However, what if there are only a few or even only one set of plates with relative large spacing? The electrostatic force is not linear, it follows Coulomb's Law. The size, shape, and contour of the electrodes or plates control the shape of the attraction curve. This is why DACs are used to drive such nonlinear devices. By picking and choosing digital values, we can approximate any arbitrary curve.
Let's say we need an exponential curve at one end (the left end for this discussion). Change occurs slowly, so here we might need a granularity of 6 bits. At the opposite right end of the curve, the rate of change is must faster, so we may need 16 bits for approximation. So a 16-bit DAC is used; on the left side, codes are skipped to give 6-bit resolution. As we progress from left to right, the number of codes skipped progressively decreases until at the right side, we are using all of the 16-bit codes. This waveform fitting can be measured and placed into memory to calibrate a given device. Or a general or typical curve may be adequate, depending on the application.
MEMS magnetic motors operate using magnet attraction and repulsion just like bigger motors. External wire coils can motivate the MEMS, or coils can be integrated into the MEMS structure. With a two-phase stepper motor and the circuit in Figure 6, we can drive the stepper with the appropriate power levels. One DAC and amplifier drive phase one and the other DAC and driver will serve phase two. Other motors may require three, four, or more phases. A square wave of the proper phase difference between phase one and two will cause the motor to run clockwise or counter clockwise. Why would one derive a square wave using a pair of DACs, let alone a precision DAC? Here are two reasons: at microscopic sizes, atomic forces add to the normal friction and stiction. It may be desirable to increase the drive amplitude for a few cycles to start movement and to hold position; reducing the drive current will reduce power dissipation. The second reason is that a stepper-motor phase can be smoothed and more precisely controlled by applying a sine wave or other waveform to provide acceleration and position control.
Figure 6. Motor driver for a two-phase stepper motor.
At first, a MEMS steam engine seems like a return to the past on an integrated circuit. We love seeing and hearing a steam locomotive on railroads, why bother on a MEMS? Steam has some great characteristics—the piston engines driving the wheels on railroads have maximum torque at zero revolutions per minute (RPM), exactly what is necessary to move large loads.
To a MEMS device, just about everything in the universe is a large load. A steam engine only needs a source of heat to operate. The fluid needs to change from liquid to vapor and back at a convenient temperature. And where we are trying to reduce heat in most circuits, heat now becomes our friend. When we think about a heat pipe with a fluid transferring heat from one area to another, we might think of it as an engine that doesn't do external work as a steam engine does. So as bizarre as it sounds, Figure 7 illustrates a MEMS steam engine.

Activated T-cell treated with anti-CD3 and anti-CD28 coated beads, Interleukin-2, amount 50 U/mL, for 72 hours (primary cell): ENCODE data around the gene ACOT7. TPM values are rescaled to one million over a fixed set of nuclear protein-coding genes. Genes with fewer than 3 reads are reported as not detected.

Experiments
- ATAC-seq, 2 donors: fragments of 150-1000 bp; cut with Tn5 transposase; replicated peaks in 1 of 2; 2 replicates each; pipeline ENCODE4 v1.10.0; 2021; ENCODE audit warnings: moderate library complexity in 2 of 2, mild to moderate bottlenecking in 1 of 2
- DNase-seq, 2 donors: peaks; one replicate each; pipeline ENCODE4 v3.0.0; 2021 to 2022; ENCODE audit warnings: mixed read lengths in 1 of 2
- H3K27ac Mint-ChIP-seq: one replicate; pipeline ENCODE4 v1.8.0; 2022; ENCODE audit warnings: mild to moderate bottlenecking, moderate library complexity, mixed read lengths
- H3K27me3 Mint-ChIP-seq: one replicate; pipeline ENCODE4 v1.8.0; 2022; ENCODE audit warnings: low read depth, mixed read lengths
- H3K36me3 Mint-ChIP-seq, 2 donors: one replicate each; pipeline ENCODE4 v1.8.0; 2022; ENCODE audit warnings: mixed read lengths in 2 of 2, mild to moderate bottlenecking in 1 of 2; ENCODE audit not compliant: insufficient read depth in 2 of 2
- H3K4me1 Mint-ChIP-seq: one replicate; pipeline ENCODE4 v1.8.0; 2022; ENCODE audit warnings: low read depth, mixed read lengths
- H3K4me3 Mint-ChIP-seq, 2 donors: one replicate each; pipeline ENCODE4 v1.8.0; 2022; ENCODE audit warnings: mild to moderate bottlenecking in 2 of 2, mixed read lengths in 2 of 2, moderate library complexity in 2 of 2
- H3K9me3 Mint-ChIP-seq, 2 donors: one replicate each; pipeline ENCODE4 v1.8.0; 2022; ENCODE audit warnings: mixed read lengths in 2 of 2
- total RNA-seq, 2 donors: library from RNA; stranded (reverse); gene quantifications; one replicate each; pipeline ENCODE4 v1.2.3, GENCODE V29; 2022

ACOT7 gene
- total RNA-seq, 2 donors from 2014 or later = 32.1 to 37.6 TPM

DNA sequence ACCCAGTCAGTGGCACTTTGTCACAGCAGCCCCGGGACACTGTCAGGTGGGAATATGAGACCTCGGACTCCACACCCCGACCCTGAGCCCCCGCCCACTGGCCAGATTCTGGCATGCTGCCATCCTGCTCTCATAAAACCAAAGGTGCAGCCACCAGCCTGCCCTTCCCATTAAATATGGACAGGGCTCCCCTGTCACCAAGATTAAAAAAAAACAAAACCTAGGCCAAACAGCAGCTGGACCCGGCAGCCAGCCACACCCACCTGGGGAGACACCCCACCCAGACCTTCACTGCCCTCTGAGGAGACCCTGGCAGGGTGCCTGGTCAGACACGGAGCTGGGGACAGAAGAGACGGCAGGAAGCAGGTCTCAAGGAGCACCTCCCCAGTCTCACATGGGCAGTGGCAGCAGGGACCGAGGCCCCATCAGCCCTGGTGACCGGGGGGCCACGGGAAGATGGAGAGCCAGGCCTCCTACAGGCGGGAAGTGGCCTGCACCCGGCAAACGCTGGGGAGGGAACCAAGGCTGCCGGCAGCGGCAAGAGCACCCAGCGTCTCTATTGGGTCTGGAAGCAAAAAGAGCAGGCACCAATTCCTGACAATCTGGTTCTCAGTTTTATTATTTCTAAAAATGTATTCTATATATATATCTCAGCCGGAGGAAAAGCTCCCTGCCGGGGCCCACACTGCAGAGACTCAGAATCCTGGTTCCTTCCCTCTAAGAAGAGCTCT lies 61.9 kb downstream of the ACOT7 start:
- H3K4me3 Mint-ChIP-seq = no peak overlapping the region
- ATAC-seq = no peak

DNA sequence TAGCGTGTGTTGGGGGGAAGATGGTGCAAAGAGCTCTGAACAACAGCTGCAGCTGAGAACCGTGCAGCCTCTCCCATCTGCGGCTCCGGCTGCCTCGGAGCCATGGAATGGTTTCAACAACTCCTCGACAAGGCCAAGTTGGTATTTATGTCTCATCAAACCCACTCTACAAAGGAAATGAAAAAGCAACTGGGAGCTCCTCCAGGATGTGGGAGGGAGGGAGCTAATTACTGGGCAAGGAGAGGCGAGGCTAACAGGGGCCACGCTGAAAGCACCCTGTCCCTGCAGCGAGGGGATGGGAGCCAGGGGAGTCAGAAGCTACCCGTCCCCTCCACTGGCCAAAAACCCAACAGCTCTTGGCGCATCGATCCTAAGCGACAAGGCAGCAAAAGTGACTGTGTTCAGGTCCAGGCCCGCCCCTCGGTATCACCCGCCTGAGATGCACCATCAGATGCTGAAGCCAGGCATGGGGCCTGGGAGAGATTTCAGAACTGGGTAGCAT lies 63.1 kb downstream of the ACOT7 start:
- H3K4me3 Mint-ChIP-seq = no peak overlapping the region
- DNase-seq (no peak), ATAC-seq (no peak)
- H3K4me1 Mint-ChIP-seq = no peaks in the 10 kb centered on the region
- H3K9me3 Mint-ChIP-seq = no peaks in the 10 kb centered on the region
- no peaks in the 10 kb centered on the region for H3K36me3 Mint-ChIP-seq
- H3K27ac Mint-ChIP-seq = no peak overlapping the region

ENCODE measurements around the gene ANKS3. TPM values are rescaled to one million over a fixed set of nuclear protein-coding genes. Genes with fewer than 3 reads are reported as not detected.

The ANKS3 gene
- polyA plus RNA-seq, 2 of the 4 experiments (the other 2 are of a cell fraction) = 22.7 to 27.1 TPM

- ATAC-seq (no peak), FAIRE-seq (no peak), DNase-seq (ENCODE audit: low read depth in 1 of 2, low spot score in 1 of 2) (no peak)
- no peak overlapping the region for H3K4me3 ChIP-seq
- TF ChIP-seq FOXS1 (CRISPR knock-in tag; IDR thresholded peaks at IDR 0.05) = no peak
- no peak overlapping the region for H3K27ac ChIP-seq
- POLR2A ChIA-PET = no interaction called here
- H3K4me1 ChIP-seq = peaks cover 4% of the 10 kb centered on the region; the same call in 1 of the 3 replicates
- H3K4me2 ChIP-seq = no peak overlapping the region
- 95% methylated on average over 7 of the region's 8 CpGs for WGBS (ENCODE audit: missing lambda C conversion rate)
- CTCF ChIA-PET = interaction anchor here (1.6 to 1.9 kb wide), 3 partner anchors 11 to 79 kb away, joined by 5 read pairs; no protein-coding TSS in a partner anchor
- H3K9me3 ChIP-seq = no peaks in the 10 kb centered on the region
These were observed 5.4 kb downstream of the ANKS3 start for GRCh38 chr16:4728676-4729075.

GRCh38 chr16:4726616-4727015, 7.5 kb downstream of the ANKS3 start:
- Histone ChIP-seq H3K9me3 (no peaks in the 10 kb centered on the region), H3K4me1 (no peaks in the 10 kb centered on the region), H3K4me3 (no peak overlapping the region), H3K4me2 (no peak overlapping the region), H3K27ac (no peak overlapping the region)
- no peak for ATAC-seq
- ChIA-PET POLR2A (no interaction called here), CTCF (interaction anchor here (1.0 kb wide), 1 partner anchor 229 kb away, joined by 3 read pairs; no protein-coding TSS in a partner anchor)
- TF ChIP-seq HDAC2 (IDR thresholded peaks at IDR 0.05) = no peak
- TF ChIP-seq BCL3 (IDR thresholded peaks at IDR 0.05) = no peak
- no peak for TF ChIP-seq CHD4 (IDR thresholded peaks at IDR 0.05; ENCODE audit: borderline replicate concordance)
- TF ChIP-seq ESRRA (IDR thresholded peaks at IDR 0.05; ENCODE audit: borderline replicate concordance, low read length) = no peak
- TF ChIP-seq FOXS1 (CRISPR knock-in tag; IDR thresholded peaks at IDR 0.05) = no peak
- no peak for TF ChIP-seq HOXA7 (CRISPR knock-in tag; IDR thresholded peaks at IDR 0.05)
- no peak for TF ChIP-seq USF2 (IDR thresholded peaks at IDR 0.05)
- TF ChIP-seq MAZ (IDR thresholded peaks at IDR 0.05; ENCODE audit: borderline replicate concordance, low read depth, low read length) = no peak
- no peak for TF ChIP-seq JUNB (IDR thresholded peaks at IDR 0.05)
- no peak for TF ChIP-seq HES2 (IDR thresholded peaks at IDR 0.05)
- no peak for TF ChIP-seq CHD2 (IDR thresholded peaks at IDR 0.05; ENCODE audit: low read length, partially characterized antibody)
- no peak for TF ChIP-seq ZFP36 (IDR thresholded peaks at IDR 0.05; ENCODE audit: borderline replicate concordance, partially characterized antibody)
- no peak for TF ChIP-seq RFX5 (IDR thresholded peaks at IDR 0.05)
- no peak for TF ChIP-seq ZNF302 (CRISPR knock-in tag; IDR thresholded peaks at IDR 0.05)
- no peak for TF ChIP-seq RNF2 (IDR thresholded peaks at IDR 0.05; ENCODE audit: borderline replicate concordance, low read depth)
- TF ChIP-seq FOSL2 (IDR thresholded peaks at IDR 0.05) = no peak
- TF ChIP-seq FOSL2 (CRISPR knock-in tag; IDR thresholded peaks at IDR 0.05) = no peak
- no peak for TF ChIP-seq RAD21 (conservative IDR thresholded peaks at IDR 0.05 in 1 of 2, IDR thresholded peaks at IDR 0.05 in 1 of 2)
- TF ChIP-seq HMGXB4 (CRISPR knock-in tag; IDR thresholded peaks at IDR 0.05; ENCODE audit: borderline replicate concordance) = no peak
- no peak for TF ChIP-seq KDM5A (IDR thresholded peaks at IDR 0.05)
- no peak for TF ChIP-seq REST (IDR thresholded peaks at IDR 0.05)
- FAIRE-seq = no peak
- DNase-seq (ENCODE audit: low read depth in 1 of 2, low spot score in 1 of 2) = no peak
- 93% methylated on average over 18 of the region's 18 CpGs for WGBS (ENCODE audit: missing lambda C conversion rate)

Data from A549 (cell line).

Figure 7. A triple-piston microsteam engine. Courtesy of Sandia National Laboratories, Summit Technologies.
Water or other fluid inside of three compression cylinders is heated by electric current and vaporizes, pushing the piston out. Capillary forces then retract the piston once current is removed. A movie of a single piston steam engine operating is available.5 A very practical application of a steam engine is a Sterling engine used as a refrigerator for cooling IR sensors and low-noise amplifiers (LNAs).
Faster operation is possible with electrostatically driven mirrors.
Figure 8. The drive circuit for a two-quadrant electrostatic mirror.
Electrostatic MEMS devices often require high DC-bias voltages (40V to 100V) at low current (< 1mA), but the available supply voltage may be < 12V. Application note 1751, "High-V DC-DC Converter Is Ideal for MEMS (Warning: High-Voltage Circuit)
" highlights a DC-DC converter that combines inductive and capacitive step-up circuitry, achieving the high voltage without the need for a costly transformer.
Examples of MEMS-Based Products
One use of a MEMS device is in the DS3231M
, a low-cost, extremely accurate (±5ppm), I²C real-time clock (RTC). A MEMS resonator provides the oscillation frequency, and the resonator is mounted on top of a digital logic chip that contains the phase-locked loop (PLL) and other control logic. The device incorporates a battery input and maintains accurate timekeeping when main power to the device is interrupted. The integration of the MEMS resonator enhances the long-term accuracy of the device, shrinks the size of the RTC, and reduces the piece-part count in product manufacturing.
The uses for MEMS are growing—they allow us to do jobs once considered impossible. Biological applications can produce and monitor chemicals inside our bodies, and there is the potential to diagnose, treat, and cure many diseases that trouble mankind. "MEMS-inside" machines are proliferating in many fields.3 As MEMS devices are invented, electronic engineers will invent and adapt analog and digital circuits to optimize driving MEMS.
- Extensive MEMS pictures of different mechanisms:
- MEMS Industry Group: www.memsindustrygroup.org.
- Real product applications in aeronautics/aviation, industrial, automotive, medical, biotech, consumer, energy science/research, and other fields: www.memsindustrygroup.org/i4a/pages/index.cfm?pageid=3933.
- The spider mite is alive, one can see a movie of him riding on a gear: http://mems.sandia.gov/gallery/movies_bugs_on_mems.html.
- A movie of an operating steam engine:
- Selected application notes for RTCs:
Application note 504, "Design Considerations for Maxim Real-Time Clocks"
Application note 3506, "Interfacing a DS3231 with an 8051-Type Microcontroller"
Application note 3644, "Power Considerations for Accurate Real-Time Clocks"
Application note 3816, "Selecting a Backup Source for Real-Time Clocks"